Both restaurants have a set menu. At McDonald's, they call this their Value Meal, which comes with a soda-pairing. Their Dollar Menu also essentially works as a tasting menu, letting diners sample widely on smaller portions.
...At McDonald's one is not likely to be served such French Laundry delights as a Tajine of Sweetbreads or Confit de Coeur de Veau. ... Yet these are just the sorts of animal parts that fast-food restaurants have long been accused of stuffing into their burgers. Why is offal okay when Thomas Keller uses it? Both restaurants serve impressive pommes frites.
...This is not to diminish the thoughtful criticism that is often lobbed at McDonald's. Many accuse the fast-food chain of enslaving diners with precision-engineered, high-fat, high-salt food that is nearly drug-like in its power to induce a delirious, short-lived “high”, followed by an uncontrollable desire for more. It is just that this pretty much describes the food at the French Laundry, too, just at a considerably higher personal financial cost.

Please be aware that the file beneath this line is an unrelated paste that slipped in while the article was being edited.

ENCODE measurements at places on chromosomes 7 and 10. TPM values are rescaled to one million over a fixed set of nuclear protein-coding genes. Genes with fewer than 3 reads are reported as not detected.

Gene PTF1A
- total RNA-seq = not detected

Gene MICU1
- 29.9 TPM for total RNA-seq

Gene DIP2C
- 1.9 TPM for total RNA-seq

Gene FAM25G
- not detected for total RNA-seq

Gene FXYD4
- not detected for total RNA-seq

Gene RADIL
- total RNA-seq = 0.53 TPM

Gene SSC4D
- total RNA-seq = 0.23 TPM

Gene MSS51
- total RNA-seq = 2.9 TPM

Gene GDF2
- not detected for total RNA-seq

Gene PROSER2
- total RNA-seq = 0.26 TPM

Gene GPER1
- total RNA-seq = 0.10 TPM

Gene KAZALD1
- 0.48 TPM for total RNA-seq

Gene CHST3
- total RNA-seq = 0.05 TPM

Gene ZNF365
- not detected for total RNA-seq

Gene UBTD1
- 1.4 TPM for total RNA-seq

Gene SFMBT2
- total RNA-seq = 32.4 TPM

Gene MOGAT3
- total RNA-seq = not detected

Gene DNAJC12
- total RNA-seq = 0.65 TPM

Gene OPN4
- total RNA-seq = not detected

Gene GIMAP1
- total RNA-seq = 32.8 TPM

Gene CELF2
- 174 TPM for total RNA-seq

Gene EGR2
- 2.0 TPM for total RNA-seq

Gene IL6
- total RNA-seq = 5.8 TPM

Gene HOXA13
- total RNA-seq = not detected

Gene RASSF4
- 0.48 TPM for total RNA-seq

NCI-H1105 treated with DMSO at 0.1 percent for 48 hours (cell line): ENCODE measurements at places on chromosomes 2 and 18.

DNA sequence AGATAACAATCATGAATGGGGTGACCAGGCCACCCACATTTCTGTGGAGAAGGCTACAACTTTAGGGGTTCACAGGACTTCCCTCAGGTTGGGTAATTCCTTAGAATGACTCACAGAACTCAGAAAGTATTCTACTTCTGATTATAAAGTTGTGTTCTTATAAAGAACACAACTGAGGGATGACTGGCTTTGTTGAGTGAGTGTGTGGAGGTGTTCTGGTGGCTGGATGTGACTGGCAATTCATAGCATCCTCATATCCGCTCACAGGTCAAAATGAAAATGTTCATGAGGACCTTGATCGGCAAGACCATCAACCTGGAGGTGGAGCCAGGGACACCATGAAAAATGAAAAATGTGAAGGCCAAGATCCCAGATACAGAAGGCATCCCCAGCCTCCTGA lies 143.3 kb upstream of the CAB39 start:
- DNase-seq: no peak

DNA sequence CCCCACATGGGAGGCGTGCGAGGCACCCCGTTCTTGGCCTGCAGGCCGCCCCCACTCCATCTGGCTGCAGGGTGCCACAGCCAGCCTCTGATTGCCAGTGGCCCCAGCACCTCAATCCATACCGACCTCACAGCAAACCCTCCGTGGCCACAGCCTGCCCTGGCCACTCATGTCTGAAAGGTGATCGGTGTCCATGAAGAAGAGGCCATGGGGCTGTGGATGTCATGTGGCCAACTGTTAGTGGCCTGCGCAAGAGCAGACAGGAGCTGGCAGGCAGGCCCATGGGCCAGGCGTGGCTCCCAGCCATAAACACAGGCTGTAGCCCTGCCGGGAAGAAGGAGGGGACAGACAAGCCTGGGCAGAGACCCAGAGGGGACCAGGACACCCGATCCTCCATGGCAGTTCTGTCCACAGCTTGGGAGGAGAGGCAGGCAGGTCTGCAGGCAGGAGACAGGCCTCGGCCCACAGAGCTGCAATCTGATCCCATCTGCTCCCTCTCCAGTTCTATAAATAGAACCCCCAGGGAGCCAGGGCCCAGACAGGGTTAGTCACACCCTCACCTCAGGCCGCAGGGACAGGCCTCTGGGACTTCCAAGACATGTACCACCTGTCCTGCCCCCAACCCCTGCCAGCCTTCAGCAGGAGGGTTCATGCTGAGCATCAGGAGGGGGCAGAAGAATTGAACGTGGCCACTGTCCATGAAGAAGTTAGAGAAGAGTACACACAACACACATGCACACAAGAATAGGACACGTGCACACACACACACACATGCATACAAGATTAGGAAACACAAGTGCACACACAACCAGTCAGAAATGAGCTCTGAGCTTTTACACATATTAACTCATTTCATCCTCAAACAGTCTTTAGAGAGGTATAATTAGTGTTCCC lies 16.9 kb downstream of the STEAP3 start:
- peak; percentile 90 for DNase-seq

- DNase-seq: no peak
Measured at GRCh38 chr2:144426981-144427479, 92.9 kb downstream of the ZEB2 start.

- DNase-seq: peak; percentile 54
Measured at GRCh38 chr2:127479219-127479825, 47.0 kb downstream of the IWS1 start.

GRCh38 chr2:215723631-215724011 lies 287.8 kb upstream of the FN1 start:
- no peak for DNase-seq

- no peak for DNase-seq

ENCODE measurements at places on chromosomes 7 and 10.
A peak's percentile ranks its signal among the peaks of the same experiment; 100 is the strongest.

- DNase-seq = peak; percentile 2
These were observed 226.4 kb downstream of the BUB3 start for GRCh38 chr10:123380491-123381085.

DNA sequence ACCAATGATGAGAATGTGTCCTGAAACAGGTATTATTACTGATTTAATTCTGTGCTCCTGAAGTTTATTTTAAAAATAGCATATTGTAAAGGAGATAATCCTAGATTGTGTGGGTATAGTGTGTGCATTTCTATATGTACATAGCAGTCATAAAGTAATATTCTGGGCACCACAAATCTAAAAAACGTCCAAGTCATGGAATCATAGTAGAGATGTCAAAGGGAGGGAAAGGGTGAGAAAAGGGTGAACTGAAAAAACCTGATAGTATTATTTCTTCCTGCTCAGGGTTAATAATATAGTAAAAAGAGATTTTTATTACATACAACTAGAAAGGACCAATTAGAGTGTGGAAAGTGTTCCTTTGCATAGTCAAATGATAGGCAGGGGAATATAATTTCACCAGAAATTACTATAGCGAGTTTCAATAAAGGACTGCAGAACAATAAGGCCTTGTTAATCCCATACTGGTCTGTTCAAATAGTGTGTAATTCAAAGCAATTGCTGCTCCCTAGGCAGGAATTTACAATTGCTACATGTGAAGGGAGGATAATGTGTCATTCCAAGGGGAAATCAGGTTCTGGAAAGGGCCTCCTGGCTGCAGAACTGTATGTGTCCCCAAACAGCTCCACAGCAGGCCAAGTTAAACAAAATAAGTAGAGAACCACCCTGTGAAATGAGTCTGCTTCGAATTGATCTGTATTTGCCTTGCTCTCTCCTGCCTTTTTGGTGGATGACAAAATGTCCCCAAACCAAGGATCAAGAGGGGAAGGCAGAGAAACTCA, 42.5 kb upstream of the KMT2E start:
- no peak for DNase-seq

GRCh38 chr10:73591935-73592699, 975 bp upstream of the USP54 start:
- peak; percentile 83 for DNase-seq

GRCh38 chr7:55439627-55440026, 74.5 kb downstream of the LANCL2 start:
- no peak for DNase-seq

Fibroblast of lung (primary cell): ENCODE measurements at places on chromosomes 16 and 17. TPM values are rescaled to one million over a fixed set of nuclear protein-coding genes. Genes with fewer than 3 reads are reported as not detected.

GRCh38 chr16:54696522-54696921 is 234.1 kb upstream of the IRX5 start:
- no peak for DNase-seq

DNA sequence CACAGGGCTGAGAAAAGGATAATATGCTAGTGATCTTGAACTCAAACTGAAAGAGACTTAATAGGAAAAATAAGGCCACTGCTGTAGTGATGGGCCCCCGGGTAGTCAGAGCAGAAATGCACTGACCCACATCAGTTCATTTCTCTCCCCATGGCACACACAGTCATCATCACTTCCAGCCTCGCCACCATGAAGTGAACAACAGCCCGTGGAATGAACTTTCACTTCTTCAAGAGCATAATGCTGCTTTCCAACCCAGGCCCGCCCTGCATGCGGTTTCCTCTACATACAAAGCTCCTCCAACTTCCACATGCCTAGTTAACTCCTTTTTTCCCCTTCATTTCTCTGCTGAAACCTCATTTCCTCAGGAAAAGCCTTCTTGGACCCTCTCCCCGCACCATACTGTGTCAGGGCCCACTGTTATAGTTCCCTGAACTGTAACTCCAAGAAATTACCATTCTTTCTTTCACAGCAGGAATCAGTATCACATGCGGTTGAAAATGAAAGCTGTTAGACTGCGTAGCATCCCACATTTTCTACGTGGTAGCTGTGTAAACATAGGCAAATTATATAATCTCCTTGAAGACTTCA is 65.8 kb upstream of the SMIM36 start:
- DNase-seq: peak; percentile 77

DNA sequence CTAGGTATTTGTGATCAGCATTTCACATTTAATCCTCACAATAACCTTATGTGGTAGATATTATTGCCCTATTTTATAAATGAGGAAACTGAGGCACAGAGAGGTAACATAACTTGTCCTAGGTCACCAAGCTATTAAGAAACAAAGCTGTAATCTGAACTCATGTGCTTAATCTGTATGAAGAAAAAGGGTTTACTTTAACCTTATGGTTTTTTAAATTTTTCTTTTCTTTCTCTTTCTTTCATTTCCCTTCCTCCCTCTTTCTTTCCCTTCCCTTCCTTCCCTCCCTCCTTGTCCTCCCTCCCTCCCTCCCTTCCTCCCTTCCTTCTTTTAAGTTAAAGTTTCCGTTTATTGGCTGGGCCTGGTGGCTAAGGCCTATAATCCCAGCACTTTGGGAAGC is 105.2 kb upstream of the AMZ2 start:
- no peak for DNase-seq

Sunday, January 24, 2010
In DINING AT MCLAUNDRY travel writer Mark Vanhoenacker of the Guardian compares a meal he ate at the famous French Laundry in Napa with the other "most internationally renowned" American restaurant: McDonalds. I found his article hilarious. A few highlights: